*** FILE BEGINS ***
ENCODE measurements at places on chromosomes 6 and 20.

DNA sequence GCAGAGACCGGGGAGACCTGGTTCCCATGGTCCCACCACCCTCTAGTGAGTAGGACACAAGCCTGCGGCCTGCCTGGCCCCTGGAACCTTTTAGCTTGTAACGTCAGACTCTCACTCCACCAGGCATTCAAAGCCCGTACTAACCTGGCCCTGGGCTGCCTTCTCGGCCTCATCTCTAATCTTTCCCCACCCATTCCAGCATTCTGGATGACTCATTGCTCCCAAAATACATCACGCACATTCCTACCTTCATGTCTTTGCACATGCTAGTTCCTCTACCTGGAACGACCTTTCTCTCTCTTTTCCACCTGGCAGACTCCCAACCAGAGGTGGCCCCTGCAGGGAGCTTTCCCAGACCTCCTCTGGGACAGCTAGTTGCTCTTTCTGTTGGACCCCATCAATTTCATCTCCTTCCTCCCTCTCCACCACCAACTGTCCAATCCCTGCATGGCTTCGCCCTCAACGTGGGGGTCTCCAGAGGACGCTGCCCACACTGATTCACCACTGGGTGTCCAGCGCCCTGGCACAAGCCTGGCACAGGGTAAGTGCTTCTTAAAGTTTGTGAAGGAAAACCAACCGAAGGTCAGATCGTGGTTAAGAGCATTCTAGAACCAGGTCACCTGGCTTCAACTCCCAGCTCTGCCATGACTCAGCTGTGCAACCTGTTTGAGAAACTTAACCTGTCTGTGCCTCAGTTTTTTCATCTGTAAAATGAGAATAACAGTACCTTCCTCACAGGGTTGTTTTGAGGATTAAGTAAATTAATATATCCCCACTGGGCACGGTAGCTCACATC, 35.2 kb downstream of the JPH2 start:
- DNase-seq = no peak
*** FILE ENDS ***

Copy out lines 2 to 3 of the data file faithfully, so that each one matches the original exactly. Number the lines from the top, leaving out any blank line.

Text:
DNA sequence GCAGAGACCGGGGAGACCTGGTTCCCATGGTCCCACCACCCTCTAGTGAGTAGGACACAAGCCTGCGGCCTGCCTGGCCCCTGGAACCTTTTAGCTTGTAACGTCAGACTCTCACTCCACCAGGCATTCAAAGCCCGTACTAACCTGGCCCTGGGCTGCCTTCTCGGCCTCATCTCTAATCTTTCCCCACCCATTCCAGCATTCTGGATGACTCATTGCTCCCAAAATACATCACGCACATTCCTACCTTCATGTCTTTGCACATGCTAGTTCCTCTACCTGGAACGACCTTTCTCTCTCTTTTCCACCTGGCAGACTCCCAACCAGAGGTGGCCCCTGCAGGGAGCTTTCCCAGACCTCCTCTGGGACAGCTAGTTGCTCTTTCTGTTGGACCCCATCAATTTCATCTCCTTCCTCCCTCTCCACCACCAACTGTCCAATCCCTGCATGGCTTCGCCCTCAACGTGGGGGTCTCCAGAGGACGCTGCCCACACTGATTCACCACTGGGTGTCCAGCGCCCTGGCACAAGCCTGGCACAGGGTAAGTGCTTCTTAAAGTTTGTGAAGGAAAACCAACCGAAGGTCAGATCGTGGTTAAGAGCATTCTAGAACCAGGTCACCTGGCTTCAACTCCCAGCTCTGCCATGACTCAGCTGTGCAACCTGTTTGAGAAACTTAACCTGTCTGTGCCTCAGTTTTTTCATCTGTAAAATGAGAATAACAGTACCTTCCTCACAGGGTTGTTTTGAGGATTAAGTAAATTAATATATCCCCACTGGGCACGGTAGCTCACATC, 35.2 kb downstream of the JPH2 start:
- DNase-seq = no peak